So yeah, I'm spending this weekend preparing for the worst with Sandy. Me and my mountain life might be getting used to being a tropical storm center.

    "Do what you can with what you have where you are." - Teddy Roosevelt

    by Andrew C White on Thu Oct 25, 2012 at 01:14:26 PM PDT

  •  I Kick Myself I Didn't Take More Pics (5+ / 0-)

    of what a drought looks like. I live in a place in this country where we grow most of the food we eat. Heck this is the view outside of my front door.

    winter_wheat

    Corn, winter wheat, and soy beans for as far as the eyes can see. It didn't rain much. There was a 12 day period where it was 110 plus. It gets hot here in southern IL, but nothing like that.

    The crops where literally dieing.

    When opportunity calls pick up the phone and give it directions to your house.

    by webranding on Thu Oct 25, 2012 at 01:15:07 PM PDT

  •  yes and no (3+ / 0-)
    Recommended by:
    Steve Canella, FarWestGirl, G2geek

    the meteorological situation that will lead to Sandy's path into the mid-atlantic and northeast has happened many times in the past, just not during the "everyone has the internet" era, so this is a new experience for many people.

    the rest definitely has a human influence from the sea surface temperatures to the rising sea levels.

    pseudoscience can kill

    by terrypinder on Thu Oct 25, 2012 at 01:15:28 PM PDT

    •  Not usually this late in the year (3+ / 0-)
      Recommended by:
      Jakkalbessie, FarWestGirl, G2geek

      which is the key point. Water temps up here ought to be cold enough to break down a tropical storm well before it gets here. Also, and this part I am taking their word for it, the blocking high that is likely to cause Sandy back to the coast instead of allowing it to go out to sea is something they are starting to see more of and again I gather later in the year then would be expected.

      Believe me when I say that I have never had a tropical storm in the mountains of upstate New York in late October before... before or after the internet. :)

      "Do what you can with what you have where you are." - Teddy Roosevelt

      by Andrew C White on Thu Oct 25, 2012 at 01:19:16 PM PDT

      [ Parent ]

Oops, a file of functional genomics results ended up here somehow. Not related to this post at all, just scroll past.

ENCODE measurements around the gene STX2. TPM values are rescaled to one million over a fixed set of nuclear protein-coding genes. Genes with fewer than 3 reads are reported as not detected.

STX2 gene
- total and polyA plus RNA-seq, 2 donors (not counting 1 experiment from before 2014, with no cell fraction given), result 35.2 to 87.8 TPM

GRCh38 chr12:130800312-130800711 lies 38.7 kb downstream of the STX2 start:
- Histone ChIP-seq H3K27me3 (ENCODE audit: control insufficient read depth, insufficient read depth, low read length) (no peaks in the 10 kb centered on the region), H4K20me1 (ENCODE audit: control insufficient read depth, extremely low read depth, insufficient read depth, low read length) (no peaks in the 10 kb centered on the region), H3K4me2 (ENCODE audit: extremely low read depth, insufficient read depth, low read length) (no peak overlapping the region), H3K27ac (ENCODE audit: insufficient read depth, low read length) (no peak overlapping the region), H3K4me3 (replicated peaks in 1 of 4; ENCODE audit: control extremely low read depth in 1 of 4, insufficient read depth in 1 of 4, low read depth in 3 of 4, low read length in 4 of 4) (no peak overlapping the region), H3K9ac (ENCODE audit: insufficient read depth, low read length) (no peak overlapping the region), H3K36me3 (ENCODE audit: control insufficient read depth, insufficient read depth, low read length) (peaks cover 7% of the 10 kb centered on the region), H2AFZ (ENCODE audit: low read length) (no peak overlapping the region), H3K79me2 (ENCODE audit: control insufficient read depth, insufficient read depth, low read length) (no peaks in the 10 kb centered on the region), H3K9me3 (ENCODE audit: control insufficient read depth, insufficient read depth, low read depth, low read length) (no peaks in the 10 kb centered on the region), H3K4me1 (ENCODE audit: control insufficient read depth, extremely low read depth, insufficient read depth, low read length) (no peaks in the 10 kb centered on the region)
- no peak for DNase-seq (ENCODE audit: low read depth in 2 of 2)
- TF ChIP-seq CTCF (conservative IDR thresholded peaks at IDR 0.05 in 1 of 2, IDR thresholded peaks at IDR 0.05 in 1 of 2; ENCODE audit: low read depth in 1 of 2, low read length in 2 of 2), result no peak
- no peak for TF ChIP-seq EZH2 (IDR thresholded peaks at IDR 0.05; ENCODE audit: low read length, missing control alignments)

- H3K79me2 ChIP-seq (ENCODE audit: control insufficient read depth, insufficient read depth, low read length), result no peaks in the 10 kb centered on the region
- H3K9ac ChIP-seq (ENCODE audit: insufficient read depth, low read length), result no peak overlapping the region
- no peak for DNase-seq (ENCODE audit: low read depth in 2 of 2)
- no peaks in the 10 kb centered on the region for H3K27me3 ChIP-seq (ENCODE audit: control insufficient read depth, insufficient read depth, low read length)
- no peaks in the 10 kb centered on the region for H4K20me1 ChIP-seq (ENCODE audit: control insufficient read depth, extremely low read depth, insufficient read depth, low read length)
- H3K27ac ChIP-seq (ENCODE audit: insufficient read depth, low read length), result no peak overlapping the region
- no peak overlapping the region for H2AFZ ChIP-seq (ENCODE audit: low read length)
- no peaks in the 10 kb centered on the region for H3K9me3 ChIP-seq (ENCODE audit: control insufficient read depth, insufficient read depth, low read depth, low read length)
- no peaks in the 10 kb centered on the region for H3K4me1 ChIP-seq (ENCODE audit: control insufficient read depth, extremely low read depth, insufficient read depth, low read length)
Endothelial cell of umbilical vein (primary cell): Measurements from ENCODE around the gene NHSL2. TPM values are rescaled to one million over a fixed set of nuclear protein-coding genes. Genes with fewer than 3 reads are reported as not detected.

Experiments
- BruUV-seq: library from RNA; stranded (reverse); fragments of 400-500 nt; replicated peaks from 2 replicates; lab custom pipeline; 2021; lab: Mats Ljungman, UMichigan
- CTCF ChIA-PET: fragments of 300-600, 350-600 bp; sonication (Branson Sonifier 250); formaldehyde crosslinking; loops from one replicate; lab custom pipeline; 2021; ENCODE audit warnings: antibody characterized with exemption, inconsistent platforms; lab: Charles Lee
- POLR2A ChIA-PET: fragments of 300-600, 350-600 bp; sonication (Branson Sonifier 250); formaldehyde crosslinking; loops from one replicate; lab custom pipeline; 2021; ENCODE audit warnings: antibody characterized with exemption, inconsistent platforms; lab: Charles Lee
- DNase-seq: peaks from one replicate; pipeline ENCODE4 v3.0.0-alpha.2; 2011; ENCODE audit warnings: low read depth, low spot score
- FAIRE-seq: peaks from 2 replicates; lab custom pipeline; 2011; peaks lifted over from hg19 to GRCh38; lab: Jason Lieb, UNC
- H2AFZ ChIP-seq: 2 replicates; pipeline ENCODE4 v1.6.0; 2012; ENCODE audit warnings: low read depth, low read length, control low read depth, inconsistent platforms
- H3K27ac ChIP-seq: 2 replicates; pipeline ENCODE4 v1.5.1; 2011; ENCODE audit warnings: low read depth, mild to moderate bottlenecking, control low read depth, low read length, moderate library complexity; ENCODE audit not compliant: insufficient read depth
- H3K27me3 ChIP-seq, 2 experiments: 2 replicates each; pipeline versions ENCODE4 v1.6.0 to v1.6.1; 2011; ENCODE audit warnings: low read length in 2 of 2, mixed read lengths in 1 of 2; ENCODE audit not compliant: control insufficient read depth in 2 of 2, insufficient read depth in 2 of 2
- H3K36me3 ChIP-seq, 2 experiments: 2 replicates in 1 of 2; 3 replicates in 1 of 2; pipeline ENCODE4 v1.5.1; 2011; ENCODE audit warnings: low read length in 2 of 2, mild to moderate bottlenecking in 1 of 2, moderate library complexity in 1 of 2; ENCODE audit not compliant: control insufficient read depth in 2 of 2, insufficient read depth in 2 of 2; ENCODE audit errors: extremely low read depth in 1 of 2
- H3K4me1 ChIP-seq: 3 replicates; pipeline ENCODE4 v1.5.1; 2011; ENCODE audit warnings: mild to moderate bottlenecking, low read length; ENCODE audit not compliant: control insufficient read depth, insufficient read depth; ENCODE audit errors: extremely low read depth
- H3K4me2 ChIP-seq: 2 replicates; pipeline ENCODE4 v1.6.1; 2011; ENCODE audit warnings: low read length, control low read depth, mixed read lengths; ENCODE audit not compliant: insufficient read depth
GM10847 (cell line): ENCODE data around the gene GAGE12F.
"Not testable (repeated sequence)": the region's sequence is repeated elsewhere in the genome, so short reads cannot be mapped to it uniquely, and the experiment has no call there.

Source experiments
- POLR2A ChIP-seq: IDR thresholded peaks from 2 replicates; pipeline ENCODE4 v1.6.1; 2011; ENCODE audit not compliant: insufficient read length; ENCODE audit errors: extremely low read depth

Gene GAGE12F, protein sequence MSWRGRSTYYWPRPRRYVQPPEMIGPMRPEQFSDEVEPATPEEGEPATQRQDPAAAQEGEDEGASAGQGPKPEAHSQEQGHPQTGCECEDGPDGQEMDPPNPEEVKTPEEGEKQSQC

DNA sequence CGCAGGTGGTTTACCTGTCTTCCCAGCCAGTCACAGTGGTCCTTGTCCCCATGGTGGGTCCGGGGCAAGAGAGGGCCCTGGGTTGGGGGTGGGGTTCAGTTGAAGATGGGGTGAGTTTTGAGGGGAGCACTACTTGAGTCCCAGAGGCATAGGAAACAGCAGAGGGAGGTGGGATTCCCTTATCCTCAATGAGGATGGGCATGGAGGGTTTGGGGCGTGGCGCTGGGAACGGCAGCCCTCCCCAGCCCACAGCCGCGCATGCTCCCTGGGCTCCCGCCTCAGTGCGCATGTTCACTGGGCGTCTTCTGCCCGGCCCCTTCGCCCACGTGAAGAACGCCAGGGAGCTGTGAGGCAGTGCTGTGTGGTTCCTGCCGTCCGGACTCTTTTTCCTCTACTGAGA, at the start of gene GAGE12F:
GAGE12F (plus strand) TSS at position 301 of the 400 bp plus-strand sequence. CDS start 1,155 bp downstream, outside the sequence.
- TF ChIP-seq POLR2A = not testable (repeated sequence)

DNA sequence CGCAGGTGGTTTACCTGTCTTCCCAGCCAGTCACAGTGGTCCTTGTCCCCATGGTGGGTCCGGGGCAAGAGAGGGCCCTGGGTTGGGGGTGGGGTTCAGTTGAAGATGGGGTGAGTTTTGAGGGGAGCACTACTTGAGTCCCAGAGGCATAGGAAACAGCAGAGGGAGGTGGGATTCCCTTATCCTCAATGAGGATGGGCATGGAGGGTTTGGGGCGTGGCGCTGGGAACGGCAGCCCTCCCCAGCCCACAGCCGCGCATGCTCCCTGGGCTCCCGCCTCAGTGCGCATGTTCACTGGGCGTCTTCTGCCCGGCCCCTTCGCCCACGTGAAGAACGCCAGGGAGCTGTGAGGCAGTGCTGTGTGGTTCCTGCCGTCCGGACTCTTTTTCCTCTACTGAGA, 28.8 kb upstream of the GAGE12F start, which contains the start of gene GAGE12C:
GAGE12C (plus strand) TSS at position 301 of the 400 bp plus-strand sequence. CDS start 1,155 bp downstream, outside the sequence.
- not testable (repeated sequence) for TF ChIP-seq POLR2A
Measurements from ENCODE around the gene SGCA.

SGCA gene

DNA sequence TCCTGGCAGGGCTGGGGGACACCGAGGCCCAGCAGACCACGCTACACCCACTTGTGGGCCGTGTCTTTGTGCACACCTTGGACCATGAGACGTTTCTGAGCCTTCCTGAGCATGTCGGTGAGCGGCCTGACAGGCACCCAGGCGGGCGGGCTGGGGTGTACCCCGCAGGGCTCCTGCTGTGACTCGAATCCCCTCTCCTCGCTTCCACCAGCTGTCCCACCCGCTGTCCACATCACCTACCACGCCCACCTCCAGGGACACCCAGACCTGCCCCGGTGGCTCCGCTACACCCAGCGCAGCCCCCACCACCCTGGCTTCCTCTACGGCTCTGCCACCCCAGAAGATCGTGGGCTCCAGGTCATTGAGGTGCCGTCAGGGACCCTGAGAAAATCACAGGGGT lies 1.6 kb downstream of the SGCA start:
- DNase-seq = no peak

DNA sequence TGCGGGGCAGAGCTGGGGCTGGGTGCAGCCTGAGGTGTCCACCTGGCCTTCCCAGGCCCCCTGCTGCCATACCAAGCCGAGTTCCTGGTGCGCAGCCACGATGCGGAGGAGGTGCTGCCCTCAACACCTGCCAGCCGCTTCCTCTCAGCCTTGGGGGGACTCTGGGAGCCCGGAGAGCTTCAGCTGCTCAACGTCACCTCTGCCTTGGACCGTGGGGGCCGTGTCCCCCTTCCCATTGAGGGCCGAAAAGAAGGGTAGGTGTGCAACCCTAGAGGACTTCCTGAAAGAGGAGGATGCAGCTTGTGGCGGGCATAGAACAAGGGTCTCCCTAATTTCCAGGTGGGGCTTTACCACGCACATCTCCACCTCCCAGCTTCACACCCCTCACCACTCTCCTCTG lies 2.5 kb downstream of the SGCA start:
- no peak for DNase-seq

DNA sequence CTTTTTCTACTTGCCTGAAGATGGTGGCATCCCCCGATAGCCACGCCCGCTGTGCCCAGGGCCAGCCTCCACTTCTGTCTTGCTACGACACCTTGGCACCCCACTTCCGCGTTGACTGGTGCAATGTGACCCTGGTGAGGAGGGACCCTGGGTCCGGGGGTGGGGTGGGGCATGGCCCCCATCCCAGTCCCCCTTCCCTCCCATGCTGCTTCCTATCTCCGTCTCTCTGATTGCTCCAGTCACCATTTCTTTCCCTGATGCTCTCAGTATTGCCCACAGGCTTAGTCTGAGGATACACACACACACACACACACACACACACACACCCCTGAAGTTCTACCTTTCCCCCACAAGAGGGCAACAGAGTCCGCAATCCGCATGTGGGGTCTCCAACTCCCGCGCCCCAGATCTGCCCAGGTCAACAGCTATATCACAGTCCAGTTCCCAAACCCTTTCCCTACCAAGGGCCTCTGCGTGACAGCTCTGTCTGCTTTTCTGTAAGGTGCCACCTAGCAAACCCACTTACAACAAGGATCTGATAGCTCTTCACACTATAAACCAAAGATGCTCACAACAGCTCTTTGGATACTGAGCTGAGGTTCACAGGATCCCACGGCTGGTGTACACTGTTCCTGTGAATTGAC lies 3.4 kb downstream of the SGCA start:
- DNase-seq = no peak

•  And "yes and no" from the diary (3+ / 0-)
      Recommended by:
      Jakkalbessie, FarWestGirl, G2geek
      Even without human-driven climate change, we would have rain and snow, droughts and floods, balmy days and hurricanes, and uncertainty in agricultural production.  What scientists are increasingly agreed on is that the amount of and extent of such extremes increase with mounting climate change, thus the term: climate disruption.

      Blogging regularly at Get Energy Smart NOW! for a sustainable energy future.

      by A Siegel on Thu Oct 25, 2012 at 01:55:55 PM PDT

      [ Parent ]

  •  the wingnuts will just say (1+ / 0-)
    Recommended by:
    A Siegel

    it's God's punishment of the damned liberals.

  •  Devastating storms, floods and droughts (3+ / 0-)
    Recommended by:
    Steve Canella, A Siegel, Jakkalbessie

    it seems, are the only things that will awaken a complacent public to the actual consequences of unbridled resource extraction.

    Because our government is, and our media are, largely determined by corporate interests, politicians can't take a committed stand on the issue without jeopardizing their careers.

    I'm afraid they are unlikely to change their ways until they are forced to do so, by disastrous circumstances and a seriously alarmed citizenry.

    "The pessimists may be right in the end but an optimist has a better time getting there" -- Samuel Clemons

    by native on Thu Oct 25, 2012 at 02:31:16 PM PDT

  •  And here I am planning a trip (2+ / 0-)
    Recommended by:
    A Siegel, G2geek

    to Delaware leaving haloween night.   Where I will be spending 3 days climbing on heavy machinery  in the middle of a square mile of open ground.  On land with enough clay in it, that after the storms last year, it was enough of a miasma, that it sucked a boot off.  

    Something doesn't like people hurling vegetables for charity it seems.  
     

    This planet needs a lot more kids who think taking a lawnmower apart is more fun than playing a videogame.

    by rjnerd on Thu Oct 25, 2012 at 02:37:27 PM PDT

  •  Reinsurance Report on Weather Disaster Costs (1+ / 0-)
    Recommended by:
    A Siegel

    Press release on Munich RE report "Severe Weather in North America"
    http://www.munichre.com/...

    Munich RE's Geo Risks Research Group:
    http://www.munichre.com/...

    Solar is civil defense. Video of my small scale solar experiments at solarray.

    by gmoke on Thu Oct 25, 2012 at 05:32:28 PM PDT